Baltimore population down 6.1% since 1990 1995 census estimate finds decline of 45,000, to 691,131

March 08, 1996|By James Bock | James Bock,SUN STAFF

Baltimore's population declined by nearly 45,000 from 1990 to 1995, dropping to 691,131 last year, according to U.S. Census Bureau estimates being released today. The city lost population at almost twice the rate of the 1980s. The 6.1 percent drop since 1990 approached the rate of loss during the 1970s, the decade of most severe decline.

"It follows the trend we've been seeing in the past. But we think future numbers are going to show a slowdown, a leveling off," said Charles C. Graves III, the city planning director.

More than 900,000 people lived in Baltimore as recently as 1970. Last year, the city's population dipped below 700,000 for the first time since World War I.

"We're losing population like everything," said Charles Brown, who owns a liquor store in the 1400 block of Chester St. in East Baltimore. "I've been at this place for 18 years, and when I came here every house on this block was full. Now there are only three tenants in these houses. All the rest are vacant. It affects my business very badly."

"People are just scared to come out because of crime in the area, and you can't much fault people," said Mr. Brown, president of the Broadway East Community Association.

While Baltimore's population declined, Maryland's topped 5 million in 1995, the Census Bureau estimated. But the state grew more slowly -- 5.5 percent from 1990 to 1995 -- than during the 1980s.

The state's less-robust growth is "indicative of the economic downturn during most of the 1990s," said Michel A. Lettre, assistant director of the Maryland Office of Planning.

While Marylanders moved out of state to find jobs, immigrants from abroad came to the state in large numbers. More than 64,000 settled in Maryland in the first half of the 1990s, nearly duplicating the record pace of the 1980s. Nearly half of the immigrants went to Montgomery County, the state's largest. In the Baltimore area, Baltimore County received about 7,000 immigrants, the city 4,000, Howard County more than 2,600 and Anne Arundel County about 2,000.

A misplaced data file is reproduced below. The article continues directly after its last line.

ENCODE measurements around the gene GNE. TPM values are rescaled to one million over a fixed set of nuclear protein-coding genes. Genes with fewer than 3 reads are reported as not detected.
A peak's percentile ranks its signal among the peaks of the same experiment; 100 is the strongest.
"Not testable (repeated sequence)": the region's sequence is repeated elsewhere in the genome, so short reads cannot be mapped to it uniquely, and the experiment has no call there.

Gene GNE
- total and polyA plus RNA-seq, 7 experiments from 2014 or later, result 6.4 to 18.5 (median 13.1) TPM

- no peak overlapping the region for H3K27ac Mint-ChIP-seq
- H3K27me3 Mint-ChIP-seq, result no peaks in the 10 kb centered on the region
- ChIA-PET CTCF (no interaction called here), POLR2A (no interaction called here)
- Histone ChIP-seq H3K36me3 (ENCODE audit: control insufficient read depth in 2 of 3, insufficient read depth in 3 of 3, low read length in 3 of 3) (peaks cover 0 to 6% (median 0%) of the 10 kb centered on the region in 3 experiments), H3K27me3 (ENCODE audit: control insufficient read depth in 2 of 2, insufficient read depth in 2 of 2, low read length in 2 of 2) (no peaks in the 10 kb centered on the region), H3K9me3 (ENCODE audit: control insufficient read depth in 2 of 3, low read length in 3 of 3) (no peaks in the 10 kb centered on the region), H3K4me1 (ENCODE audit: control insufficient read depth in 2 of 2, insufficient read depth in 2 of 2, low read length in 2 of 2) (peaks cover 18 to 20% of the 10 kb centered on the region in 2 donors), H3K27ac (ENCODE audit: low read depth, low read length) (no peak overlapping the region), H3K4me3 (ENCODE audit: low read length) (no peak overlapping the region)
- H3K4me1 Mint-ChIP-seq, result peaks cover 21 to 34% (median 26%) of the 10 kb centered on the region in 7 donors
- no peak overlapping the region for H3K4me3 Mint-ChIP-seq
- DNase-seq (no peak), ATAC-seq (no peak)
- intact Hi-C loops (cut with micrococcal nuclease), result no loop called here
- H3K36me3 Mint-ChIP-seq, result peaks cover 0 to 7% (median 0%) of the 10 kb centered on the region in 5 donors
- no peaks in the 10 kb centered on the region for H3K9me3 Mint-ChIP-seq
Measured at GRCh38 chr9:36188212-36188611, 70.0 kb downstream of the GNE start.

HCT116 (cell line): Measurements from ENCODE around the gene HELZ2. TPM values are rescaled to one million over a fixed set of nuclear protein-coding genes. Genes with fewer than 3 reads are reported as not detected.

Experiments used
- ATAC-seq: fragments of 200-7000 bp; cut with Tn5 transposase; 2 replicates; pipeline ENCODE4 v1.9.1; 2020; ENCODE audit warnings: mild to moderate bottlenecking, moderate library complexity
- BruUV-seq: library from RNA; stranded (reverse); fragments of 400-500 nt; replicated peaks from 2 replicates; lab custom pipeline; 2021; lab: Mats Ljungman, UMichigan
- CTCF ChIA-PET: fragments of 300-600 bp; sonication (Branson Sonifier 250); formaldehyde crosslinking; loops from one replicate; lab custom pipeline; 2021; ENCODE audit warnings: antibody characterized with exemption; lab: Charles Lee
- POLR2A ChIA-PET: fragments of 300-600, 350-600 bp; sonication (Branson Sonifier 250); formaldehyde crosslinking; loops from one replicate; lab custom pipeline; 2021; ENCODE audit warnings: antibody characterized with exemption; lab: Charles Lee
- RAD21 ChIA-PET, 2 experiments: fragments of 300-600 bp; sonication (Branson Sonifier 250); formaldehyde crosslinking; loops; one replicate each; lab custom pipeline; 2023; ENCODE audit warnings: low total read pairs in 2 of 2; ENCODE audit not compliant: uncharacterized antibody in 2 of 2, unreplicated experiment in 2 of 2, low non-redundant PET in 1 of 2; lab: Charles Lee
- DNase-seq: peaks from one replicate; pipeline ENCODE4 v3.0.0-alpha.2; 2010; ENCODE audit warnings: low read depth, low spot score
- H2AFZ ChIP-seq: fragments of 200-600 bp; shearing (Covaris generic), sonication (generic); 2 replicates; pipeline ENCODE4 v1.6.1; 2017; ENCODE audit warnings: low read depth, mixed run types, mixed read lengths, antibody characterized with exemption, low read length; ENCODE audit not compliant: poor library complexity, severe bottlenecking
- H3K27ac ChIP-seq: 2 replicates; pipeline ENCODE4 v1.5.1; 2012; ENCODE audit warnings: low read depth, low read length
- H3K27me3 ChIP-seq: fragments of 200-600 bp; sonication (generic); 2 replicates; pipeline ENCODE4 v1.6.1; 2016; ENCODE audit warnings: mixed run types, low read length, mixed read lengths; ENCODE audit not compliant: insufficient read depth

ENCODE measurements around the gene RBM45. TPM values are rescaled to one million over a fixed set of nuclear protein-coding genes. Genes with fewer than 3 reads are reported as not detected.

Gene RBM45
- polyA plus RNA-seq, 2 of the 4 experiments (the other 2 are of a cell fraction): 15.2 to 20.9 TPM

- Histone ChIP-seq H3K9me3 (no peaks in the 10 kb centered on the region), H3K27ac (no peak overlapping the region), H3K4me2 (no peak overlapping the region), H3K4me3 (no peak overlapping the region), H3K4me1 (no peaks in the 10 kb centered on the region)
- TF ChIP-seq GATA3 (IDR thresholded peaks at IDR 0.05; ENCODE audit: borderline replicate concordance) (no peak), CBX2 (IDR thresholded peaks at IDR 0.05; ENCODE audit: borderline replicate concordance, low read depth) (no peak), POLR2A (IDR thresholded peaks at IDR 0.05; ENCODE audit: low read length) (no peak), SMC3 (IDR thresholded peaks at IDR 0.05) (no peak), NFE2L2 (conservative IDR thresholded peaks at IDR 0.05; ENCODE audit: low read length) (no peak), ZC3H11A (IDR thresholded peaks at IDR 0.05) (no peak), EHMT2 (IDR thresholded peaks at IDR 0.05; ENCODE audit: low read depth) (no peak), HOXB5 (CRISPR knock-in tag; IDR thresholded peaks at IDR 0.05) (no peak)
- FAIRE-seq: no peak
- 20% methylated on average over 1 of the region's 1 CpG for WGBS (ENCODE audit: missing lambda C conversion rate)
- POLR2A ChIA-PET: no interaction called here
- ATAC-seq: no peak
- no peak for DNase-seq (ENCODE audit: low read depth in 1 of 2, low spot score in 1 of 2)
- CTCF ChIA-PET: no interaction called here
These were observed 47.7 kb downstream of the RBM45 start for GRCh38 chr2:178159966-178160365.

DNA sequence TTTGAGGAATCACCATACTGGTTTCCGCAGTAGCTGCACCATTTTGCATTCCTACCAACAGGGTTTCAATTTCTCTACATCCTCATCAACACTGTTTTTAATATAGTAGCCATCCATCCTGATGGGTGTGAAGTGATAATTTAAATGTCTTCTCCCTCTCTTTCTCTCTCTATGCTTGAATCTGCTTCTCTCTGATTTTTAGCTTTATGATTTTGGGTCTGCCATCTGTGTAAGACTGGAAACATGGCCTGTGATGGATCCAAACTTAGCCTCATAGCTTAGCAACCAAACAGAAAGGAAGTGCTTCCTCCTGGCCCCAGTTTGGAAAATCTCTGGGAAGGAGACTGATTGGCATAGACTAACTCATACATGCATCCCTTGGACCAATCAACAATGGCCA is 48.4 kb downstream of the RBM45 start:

Maryland's overall pattern of population growth did not change markedly from that of the 1980s, according to the estimates. Outer-tier suburban counties, such as Howard, Carroll and Harford in the Baltimore area, absorbed young families and other residents of the city and the older suburbs.

Baltimore County grew by 3.4 percent, a slower rate than in any other jurisdiction in the state except for Baltimore and the other two that lost population: Allegany County in Western Maryland and Dorchester County on the Lower Eastern Shore.

Calvert County, where the population grew by 25.7 percent in five years, was the state's fastest-growing subdivision, followed by Howard (17 percent) and Frederick (16.8) counties. However, Howard's growth subsided considerably from the 1980s, when it grew by 58 percent.

"We're seeing continued outward sprawl and what you might call abandonment of the older suburbs and inner core," Mr. Lettre said.

Marylanders continued to gobble up land far from urban centers. In booming Calvert County, more than three-fourths of recent homebuilding was on lots bigger than a quarter-acre, and almost 40 percent was on lots of more than an acre, according to state planners.

Mr. Lettre said sprawl increases burdens on local governments -- and taxpayers -- as roads, schools, libraries and other services must be provided to a larger area. He cited snow removal as one example of sprawl's cost.

In Baltimore, nearly 68,000 more people moved out than moved in from 1990 to 1995, the Census Bureau said. But the combination of 19,000 more births than deaths and 4,000 immigrants totaled 23,000 new residents. The net decline: 45,000.

The Census Bureau estimates are based on analyses of birth and death statistics, income tax returns and immigration data. They do not include information on income or race.

City officials think the census undercounted Baltimore's population by more than 30,000 in 1990, but they do not dispute the finding of population decline.

However, planners think urban flight and suburban sprawl might wane.

Mr. Graves said he expects city efforts to provide affordable housing, promote homeownership, reform the public schools and fight crime to slow the decline in population.

Mr. Lettre said that as the baby boom generation (born from 1946 to 1964) grows older and its children leave home, some might come back to Baltimore.

"The city's culture, restaurants and entertainment -- and not driving around the suburbs in vans -- might be attractive," he said. "The city could have a renaissance if a fraction of boomers make that move. The only thing you'd have to provide them would be an element of safety; schools would be a nonissue for that group."

Pub Date: 3/08/96

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